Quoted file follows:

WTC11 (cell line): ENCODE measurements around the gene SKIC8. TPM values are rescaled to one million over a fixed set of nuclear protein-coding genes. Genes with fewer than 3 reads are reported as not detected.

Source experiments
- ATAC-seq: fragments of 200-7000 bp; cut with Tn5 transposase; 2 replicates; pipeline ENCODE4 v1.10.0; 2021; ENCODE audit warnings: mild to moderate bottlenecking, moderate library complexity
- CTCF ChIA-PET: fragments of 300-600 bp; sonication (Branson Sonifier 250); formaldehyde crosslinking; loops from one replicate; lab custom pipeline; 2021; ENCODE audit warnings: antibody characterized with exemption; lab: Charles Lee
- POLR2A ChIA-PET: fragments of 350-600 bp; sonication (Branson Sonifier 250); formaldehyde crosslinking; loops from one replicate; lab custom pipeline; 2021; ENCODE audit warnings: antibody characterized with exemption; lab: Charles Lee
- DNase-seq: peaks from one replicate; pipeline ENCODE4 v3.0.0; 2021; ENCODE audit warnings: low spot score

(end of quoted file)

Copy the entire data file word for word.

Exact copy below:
WTC11 (cell line): ENCODE measurements around the gene SKIC8. TPM values are rescaled to one million over a fixed set of nuclear protein-coding genes. Genes with fewer than 3 reads are reported as not detected.

Source experiments
- ATAC-seq: fragments of 200-7000 bp; cut with Tn5 transposase; 2 replicates; pipeline ENCODE4 v1.10.0; 2021; ENCODE audit warnings: mild to moderate bottlenecking, moderate library complexity
- CTCF ChIA-PET: fragments of 300-600 bp; sonication (Branson Sonifier 250); formaldehyde crosslinking; loops from one replicate; lab custom pipeline; 2021; ENCODE audit warnings: antibody characterized with exemption; lab: Charles Lee
- POLR2A ChIA-PET: fragments of 350-600 bp; sonication (Branson Sonifier 250); formaldehyde crosslinking; loops from one replicate; lab custom pipeline; 2021; ENCODE audit warnings: antibody characterized with exemption; lab: Charles Lee
- DNase-seq: peaks from one replicate; pipeline ENCODE4 v3.0.0; 2021; ENCODE audit warnings: low spot score